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FEATURE – Historic Helicopters

Photo: Wessex image by DARREN HARBAR

 

Somerset Whirlybirds

Darren Harbar meets Andrew Whitehouse, who is driving an amazing rotary revival courtesy of his Historic Helicopters collection

Nestled close to the Blackdown Hills and flanked by stunning coastline, the Historic Helicopters (HH) base at Cricket St Thomas is perfectly placed. After all, it is around this area that its fleet of ex-service machines would have commonly flown when operated by both the RAF and Royal Navy. It’s also an area steeped in rotary-wing history, with the Westland production facility at Yeovil just 15 miles away, although the famous company is now called Leonardo.

Established in 2013, HH is the brainchild of Andrew Whitehouse who, as an ex-serviceman, director of Lift West (Helicopters) and active helicopter pilot, has an unbridled passion for restoring and operating vintage military ‘choppers’. Listed on the organisation’s website is an interesting set of objectives; these include a visitor centre he hopes will encourage and engage enthusiasts, schools and youth organisations to learn more about the role of helicopters in British military history, as well as an engineering academy to promote and impart skills for a new generation.

Wessex return

Many FlyPast readers will be aware of the first airworthy HH project in the form of Westland Whirlwind XJ729 (more on that later), but the future is about growth and the desire to operate a larger fleet. A significant step forward took place earlier this year, when Westland Wessex XT761 (G-WSEX), was returned to the air. The type had been retired from RAF service in 2003, having been involved in more than 40 years of action with British forces. It was a much-missed rotary stalwart in UK skies, so the sight of this example back where it belongs is exciting indeed – and a sign of what Andrew and his small but dedicated team of engineers are aiming to achieve.

Airframe XT761 is a Wessex HU.5 and was a product of the Westland factory at Yeovil, just a stone’s throw from where it now operates. The machine was flown for the first time in October 1966, before heading to the Royal Navy at Culdrose, Cornwall with 707 Naval Air Squadron (NAS) in February the following year. During its service career it passed through various Royal Marines and RN squadrons and, while with 847 NAS (coded J-S), in November 1970, the Wessex took part in cyclone relief operations (Operation Burlap), in what is now Bangladesh.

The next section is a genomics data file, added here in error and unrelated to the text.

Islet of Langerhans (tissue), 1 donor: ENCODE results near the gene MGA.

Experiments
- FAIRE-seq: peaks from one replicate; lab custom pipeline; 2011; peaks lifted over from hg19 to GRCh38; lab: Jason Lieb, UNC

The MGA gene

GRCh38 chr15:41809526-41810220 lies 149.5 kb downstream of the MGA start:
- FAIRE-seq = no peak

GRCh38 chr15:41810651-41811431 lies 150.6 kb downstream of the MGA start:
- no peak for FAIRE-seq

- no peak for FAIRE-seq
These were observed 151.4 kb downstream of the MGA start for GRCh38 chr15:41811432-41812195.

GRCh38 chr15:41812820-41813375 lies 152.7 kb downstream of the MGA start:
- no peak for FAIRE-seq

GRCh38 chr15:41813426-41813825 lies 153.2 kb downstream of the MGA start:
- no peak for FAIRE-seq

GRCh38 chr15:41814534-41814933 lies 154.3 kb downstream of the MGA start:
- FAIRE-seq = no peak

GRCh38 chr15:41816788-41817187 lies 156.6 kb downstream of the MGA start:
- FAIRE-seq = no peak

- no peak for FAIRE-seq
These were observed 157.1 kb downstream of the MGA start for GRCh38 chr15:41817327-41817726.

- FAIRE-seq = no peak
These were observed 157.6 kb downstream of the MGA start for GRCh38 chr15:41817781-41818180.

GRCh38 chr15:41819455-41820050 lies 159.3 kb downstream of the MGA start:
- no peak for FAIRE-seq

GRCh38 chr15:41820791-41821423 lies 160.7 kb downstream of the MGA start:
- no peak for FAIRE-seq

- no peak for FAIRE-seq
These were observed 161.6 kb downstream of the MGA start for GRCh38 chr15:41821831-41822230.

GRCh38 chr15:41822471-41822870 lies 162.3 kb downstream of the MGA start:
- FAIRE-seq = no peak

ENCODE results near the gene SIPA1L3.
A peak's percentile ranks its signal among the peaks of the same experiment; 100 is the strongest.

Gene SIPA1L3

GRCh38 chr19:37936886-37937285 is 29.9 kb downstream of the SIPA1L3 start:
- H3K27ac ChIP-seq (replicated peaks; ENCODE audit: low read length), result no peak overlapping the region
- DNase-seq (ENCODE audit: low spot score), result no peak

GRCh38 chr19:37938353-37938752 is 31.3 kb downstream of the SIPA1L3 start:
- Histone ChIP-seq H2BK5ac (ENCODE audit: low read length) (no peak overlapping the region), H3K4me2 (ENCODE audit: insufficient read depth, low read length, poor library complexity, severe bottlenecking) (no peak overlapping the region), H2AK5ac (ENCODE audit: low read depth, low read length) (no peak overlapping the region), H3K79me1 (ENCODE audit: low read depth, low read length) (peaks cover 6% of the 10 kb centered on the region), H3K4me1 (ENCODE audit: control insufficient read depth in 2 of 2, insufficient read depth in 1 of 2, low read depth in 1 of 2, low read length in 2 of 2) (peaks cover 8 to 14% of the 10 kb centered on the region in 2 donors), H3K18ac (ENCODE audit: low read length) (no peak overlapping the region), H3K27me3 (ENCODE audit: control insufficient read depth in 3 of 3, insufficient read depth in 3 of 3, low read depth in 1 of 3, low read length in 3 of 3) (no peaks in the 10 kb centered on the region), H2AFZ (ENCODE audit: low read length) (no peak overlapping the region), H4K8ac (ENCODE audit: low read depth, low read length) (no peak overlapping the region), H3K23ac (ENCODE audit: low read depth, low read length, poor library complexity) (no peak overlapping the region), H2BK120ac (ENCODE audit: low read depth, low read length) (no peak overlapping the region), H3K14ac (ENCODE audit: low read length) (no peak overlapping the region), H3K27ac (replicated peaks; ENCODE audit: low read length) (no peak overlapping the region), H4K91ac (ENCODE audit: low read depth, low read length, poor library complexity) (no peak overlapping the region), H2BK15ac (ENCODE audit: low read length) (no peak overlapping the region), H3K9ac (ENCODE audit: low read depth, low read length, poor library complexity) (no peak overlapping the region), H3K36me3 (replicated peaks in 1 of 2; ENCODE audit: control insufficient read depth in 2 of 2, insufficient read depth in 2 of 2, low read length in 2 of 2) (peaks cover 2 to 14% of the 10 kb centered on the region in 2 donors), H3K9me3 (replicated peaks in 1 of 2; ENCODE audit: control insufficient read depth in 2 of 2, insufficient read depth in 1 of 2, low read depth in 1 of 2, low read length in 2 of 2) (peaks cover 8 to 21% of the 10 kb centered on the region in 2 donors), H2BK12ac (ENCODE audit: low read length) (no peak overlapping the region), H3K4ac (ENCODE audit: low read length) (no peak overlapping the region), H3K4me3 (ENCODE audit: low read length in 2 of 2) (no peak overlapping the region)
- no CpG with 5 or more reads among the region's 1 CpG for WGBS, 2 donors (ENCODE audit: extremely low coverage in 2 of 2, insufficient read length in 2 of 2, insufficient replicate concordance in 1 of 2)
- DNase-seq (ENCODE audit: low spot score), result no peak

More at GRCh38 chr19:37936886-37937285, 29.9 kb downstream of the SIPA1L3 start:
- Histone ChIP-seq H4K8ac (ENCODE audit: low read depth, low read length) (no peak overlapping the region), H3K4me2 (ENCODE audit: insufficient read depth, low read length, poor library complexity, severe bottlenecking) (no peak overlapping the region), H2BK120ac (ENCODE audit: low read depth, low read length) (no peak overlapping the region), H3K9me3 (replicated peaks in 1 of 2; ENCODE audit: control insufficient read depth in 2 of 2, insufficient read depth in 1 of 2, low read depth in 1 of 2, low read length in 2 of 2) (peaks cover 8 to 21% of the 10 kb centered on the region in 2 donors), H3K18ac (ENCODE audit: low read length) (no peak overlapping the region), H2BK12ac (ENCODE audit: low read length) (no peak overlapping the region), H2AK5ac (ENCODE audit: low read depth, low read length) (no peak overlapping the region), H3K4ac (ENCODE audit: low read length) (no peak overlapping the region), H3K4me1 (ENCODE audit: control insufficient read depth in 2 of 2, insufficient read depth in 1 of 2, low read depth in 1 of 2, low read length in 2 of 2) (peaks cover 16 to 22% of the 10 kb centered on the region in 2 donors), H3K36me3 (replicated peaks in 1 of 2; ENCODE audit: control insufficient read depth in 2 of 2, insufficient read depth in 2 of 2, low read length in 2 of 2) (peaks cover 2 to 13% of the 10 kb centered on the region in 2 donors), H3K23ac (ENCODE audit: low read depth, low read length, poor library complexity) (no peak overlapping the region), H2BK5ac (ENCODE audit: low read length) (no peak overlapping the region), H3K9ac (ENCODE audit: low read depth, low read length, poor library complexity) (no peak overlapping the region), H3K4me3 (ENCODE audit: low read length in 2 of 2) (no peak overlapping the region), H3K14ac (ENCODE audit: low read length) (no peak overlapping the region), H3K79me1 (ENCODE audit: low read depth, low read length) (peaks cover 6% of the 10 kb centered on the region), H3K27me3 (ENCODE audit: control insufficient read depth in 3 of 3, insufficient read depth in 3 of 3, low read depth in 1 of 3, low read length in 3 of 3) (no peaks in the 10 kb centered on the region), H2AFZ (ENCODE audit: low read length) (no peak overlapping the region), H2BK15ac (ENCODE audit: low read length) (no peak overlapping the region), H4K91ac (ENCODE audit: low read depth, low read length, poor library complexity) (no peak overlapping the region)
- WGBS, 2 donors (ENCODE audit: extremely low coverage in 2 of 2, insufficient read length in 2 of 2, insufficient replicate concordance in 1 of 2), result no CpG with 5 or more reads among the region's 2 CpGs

The rotary workhorse sported a gloss Olive Drab scheme during the early/mid-1970s, but it was wearing its current Day-Glo Red and RAF Blue-Grey livery come the turn of the decade. By May 1982 XT761 was assigned to 845 NAS when the Falklands War was under way in the South Atlantic. As a result, the Wessex was airfreighted from RNAS Yeovilton in a HeavyLift Short Belfast transport aircraft to Ascension Island, where it arrived on May 12, 1982. It is thought that instead of heading further south for operations, the Wessex was utilised in a search and rescue (SAR) role at Ascension. The helicopter was returned to the UK following the end of hostilities.

Come June 1986, the Wessex needed a healthy dose of tender loving care – and was flown to Marshall of Cambridge for full refurbishment. This work appears to have been an unnecessary expense, as upon completion in November 1986, XT761 flew to the Royal Navy Air Yard at Wroughton, Wiltshire for what was to be its final flight in military hands…

The rest of this feature can be read in the current FlyPast, in UK shops now, or available at www.flypast.com

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